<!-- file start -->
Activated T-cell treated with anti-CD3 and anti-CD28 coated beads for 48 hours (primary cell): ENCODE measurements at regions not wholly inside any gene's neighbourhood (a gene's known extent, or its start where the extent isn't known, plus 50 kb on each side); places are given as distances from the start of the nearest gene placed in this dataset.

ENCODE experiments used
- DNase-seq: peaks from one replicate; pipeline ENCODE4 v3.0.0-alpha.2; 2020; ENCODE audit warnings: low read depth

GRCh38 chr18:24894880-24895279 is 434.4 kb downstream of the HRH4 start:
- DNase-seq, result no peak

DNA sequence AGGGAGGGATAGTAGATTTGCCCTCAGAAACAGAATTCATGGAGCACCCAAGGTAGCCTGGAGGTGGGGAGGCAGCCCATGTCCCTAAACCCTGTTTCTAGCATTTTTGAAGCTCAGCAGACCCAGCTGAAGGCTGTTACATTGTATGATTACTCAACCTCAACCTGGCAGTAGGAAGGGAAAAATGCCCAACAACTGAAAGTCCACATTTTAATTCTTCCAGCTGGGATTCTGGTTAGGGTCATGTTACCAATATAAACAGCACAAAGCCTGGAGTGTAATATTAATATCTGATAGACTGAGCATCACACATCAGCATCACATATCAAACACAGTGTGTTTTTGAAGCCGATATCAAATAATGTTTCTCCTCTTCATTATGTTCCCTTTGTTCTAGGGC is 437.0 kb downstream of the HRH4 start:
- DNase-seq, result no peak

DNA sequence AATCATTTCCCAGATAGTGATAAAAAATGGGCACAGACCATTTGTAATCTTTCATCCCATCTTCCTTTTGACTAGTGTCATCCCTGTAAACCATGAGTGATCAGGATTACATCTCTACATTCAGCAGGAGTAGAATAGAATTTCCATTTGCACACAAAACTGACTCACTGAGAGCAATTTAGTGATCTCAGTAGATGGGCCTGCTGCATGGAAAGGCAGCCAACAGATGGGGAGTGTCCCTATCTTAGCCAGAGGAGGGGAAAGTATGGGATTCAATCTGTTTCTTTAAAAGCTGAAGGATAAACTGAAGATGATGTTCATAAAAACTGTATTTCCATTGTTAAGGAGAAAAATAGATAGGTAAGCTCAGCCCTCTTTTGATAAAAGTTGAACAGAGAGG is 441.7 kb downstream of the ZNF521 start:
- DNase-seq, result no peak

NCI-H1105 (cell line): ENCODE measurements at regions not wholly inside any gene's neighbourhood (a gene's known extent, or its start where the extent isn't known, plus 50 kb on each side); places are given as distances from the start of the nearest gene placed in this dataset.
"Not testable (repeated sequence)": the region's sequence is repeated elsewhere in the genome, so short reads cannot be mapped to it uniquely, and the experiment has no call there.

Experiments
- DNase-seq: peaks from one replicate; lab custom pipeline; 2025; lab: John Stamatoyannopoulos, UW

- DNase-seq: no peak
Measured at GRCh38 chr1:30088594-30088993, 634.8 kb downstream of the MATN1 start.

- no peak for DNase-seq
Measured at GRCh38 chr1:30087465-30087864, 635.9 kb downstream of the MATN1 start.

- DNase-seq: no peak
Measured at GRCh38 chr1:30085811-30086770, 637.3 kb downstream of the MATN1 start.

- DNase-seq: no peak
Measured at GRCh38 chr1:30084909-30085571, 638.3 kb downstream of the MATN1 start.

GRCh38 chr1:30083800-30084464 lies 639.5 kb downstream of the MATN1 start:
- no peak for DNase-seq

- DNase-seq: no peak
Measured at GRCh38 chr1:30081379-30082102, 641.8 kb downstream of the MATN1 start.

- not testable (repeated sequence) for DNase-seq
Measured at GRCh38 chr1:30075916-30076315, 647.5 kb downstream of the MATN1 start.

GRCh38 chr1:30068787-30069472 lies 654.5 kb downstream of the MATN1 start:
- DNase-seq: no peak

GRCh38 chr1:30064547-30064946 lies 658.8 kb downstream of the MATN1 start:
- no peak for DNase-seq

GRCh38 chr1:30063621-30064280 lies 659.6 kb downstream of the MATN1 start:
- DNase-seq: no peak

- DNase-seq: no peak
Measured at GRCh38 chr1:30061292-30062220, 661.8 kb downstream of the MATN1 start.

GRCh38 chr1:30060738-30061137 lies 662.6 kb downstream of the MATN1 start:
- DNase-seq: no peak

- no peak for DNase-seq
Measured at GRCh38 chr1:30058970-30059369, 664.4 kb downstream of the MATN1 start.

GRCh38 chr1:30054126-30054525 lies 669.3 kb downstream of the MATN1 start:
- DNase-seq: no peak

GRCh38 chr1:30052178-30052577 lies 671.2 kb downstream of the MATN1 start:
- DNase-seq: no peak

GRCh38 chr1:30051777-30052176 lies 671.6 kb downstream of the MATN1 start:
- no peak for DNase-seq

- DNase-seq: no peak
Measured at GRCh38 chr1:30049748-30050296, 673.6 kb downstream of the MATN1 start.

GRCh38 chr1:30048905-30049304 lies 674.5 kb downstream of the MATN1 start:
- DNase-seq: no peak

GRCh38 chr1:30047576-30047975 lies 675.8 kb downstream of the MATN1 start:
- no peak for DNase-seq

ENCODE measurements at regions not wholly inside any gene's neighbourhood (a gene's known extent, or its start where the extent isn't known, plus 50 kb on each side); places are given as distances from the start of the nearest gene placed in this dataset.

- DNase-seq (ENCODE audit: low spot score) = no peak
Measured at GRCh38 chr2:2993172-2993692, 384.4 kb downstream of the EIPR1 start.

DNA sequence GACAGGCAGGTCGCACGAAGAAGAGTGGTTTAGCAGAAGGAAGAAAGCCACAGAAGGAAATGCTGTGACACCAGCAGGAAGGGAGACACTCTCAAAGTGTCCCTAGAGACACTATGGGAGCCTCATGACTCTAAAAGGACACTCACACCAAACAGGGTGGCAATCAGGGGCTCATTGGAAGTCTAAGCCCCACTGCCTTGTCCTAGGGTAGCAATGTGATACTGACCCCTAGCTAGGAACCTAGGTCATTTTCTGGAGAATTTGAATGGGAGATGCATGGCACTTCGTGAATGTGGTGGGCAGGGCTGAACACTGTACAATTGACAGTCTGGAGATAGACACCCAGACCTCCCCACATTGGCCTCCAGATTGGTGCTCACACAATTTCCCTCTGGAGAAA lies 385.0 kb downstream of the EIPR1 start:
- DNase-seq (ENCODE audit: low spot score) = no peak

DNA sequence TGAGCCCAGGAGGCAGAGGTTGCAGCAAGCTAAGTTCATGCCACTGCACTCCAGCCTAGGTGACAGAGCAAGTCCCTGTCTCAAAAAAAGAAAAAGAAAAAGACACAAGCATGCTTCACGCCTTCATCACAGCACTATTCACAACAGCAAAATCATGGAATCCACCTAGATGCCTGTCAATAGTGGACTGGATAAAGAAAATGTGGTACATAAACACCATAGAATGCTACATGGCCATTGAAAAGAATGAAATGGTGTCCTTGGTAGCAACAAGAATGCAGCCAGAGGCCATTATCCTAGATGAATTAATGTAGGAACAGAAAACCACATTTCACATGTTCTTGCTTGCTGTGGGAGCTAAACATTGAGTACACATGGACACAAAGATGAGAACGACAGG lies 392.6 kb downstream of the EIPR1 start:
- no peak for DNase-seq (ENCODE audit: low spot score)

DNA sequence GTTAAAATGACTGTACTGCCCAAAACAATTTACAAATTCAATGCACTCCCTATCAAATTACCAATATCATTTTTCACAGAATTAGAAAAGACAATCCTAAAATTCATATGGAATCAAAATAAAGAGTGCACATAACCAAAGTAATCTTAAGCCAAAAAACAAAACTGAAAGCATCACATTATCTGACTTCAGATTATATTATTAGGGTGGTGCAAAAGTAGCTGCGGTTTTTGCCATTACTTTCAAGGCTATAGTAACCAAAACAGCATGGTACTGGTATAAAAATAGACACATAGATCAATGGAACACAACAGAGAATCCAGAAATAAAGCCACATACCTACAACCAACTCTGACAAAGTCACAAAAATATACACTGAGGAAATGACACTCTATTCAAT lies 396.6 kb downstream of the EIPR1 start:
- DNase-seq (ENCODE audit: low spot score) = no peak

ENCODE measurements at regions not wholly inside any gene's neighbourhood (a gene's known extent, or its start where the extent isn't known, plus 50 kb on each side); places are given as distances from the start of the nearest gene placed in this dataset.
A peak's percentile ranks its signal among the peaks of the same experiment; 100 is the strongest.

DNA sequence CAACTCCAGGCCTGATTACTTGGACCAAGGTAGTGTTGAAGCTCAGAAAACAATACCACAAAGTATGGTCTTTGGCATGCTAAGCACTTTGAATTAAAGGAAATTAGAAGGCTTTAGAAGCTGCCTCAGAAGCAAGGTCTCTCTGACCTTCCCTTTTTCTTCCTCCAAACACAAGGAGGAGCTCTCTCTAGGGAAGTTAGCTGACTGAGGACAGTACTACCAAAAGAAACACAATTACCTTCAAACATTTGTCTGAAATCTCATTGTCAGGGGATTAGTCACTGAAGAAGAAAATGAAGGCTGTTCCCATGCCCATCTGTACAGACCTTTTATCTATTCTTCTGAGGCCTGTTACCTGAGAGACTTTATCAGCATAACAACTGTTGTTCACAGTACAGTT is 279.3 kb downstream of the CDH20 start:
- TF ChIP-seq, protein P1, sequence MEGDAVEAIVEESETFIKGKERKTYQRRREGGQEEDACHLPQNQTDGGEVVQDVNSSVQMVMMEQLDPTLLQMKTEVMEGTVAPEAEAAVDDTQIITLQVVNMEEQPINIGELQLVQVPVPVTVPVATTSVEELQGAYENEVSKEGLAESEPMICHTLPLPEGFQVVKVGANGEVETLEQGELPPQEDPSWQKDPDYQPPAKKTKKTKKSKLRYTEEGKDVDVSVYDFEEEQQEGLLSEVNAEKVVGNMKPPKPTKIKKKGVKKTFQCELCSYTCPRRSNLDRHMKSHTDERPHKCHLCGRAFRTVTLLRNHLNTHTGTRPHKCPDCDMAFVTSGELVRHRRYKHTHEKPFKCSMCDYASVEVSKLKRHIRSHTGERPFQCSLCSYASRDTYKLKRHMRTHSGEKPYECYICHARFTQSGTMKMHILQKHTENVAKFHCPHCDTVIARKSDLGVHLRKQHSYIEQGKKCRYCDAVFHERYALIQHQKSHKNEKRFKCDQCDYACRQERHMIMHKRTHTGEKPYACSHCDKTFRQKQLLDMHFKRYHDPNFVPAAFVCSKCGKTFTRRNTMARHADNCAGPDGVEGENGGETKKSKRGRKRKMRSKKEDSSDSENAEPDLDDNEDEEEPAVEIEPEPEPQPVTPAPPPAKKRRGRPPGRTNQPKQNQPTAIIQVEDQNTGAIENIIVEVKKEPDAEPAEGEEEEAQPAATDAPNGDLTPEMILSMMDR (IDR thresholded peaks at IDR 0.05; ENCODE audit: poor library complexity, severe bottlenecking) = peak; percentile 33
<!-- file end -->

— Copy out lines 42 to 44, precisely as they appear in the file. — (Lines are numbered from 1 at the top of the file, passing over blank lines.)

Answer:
GRCh38 chr1:30052178-30052577 lies 671.2 kb downstream of the MATN1 start:
- DNase-seq: no peak

GRCh38 chr1:30051777-30052176 lies 671.6 kb downstream of the MATN1 start: